A struggling, self-absorbed writer named Hyo-sub (Kim Yui-seong) visits the home of a former colleague, ostensibly to retrieve a submitted draft for further editing (although, more likely, to probe into the possibility of receiving a writing fee advance on the authored piece). Having arranged a meeting with his occasional lover, a young woman named Min-jae (Cho Eun-sook) at a diner – undoubtedly, to insinuate himself for a free meal and to goad the obliging Min-jae, a former publishing house employee, into proofreading his manuscript – the brazen Hyo-sub then asks her for spending money under the pretense of accidentally leaving his wallet at home (a transparent excuse that Min-jae does not at all believe, but nevertheless humors). The pathetic (and lopsided) transaction becomes even more reprehensible when Hyo-sub is subsequently observed inside a bookstore casting a sideways glance at an attractive woman as she browses one of his novels before meeting his other lover, a married woman named Po-kyong (Lee Eung-kyung), where he ostentatiously – and atypically – pays for a room at a modest, but higher end, hourly rate love motel for the afternoon tryst. Demanding complete devotion from Po-kyong at the moment of coupling – even as he reveals little compunction in continuing his meaningless affair with the lovestruck Min-jae who maintains a series of odd and occasionally nefarious jobs in order to support him – Hyo-sub seeks reassurance from his deeply conflicted married lover with a vow that she abstain from a sexual relationship with her husband Dong-woo (Park Jin-seong), a verminophobic businessman whose work often sends him away from home on interminable road trips for ill-planned, unproductive client meetings. However, as Hyo-sub continues to struggle to come to terms with his failed vocation, Po-kyong and Min-jae find themselves inextricably entangled in their lover’s ever-spiraling, self-destructive cycle of emotional inertia, abuse, and manipulation.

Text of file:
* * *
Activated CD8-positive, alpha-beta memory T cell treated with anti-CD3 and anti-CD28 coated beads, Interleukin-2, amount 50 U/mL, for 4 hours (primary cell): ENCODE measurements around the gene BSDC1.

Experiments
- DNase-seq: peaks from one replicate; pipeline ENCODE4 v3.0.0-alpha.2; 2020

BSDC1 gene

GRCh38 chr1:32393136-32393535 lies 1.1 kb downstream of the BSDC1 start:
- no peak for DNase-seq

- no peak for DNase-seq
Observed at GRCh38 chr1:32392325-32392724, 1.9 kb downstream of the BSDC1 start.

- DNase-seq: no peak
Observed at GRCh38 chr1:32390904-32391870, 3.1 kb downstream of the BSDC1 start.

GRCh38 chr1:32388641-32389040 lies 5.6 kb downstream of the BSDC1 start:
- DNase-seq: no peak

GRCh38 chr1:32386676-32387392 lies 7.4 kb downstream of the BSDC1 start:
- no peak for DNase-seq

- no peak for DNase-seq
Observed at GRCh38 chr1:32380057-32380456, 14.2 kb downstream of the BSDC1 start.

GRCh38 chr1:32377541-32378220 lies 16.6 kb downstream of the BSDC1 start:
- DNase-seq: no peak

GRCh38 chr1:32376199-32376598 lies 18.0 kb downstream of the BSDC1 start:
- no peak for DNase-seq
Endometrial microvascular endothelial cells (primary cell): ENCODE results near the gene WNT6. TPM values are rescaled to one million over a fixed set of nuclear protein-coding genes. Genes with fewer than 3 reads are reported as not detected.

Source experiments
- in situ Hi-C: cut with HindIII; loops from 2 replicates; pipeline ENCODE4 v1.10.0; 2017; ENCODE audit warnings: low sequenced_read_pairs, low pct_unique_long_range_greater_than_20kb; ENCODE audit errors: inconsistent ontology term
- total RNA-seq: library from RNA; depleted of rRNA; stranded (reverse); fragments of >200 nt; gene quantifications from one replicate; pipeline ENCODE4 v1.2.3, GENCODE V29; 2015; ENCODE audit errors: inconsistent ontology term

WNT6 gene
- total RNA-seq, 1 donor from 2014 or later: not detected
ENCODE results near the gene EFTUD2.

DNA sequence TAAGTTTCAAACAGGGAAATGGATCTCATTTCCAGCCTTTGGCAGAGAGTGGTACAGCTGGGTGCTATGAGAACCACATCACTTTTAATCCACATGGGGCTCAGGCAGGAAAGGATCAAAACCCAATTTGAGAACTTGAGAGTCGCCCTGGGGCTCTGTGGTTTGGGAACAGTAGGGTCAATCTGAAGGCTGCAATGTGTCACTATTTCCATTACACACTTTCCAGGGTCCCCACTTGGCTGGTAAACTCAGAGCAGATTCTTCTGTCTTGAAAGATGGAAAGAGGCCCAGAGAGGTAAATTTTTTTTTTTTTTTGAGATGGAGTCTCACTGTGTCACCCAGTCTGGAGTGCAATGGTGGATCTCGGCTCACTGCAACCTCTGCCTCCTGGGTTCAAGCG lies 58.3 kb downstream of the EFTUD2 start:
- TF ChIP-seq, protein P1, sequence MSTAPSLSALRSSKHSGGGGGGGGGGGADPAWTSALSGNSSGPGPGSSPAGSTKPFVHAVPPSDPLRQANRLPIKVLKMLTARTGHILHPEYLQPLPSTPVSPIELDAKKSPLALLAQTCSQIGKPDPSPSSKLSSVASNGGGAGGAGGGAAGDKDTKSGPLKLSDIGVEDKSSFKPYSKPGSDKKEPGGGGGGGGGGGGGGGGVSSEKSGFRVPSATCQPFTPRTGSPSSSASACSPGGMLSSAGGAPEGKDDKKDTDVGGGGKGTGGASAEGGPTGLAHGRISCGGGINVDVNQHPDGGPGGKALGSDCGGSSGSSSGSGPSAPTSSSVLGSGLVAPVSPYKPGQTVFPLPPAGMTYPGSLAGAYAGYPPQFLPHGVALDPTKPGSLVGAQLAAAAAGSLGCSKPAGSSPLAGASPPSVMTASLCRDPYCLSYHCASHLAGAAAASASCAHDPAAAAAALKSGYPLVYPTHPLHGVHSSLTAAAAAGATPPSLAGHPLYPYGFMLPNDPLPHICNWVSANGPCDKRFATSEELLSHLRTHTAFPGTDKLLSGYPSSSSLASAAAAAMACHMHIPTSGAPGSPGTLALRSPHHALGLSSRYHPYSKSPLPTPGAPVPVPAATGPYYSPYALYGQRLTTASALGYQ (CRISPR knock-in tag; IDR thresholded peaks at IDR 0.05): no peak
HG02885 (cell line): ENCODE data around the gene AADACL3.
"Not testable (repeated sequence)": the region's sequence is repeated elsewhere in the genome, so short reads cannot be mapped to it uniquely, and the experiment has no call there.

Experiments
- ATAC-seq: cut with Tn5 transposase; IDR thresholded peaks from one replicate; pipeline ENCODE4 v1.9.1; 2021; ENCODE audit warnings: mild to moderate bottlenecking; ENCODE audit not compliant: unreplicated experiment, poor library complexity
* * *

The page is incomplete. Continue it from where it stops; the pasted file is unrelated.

Recalling the disenchanted and acutely tragicomic bohemianism epitomized by Jean Eustache’s The Mother and the Whore, The Day a Pig Fell Into the Well is haunting, intelligently structured, and elegantly understated portrait of alienation, emotional vacuity, and failed intellectualism. Hong Sang-soo visually reflects the characters’ sense of disconnection and isolation through distancing medium shots, acts of dedramatized sexuality, and creation of narrative ellipses through episodic point-of-view changes among the protagonists (that nevertheless, retain a temporal linearity to the film). Shooting in predominantly insular (and claustrophobic) interior spaces – restaurants, motel rooms, ticket booths, buses, and makeshift recording studios – Hong’s exterior shots often depict a similar violation of space: whether innocuous, as in Hyo-sub picking a miniature citrus fruit from his neighbor’s potted plant or an ailing passenger unable to suppress his nausea while sitting next to the obsessive Dong-woo; or gravely reprehensible, as in the drunken Hyo-sub’s incessant harassment of an acquaintance’s fiancé and subsequently, a waitress after she accidentally drops a tray of food or a samaritan who tries to protect Min-jae during a violent argument with Hyo-sub at an alley. It is through this recurring theme of personal transgression that the film conveys the implicit correlation between alienation and violence, psychological and physical abuse, sex without intimacy and exploitation. In the end, it is this cross-contamination of Hyo-sub’s existential malady to the people around him – including those who try to save him – that, like the metaphoric errant barnyard animal of the title, leaves a tainted, pungent aftertaste in its inutile, decaying, and burdensome wake.
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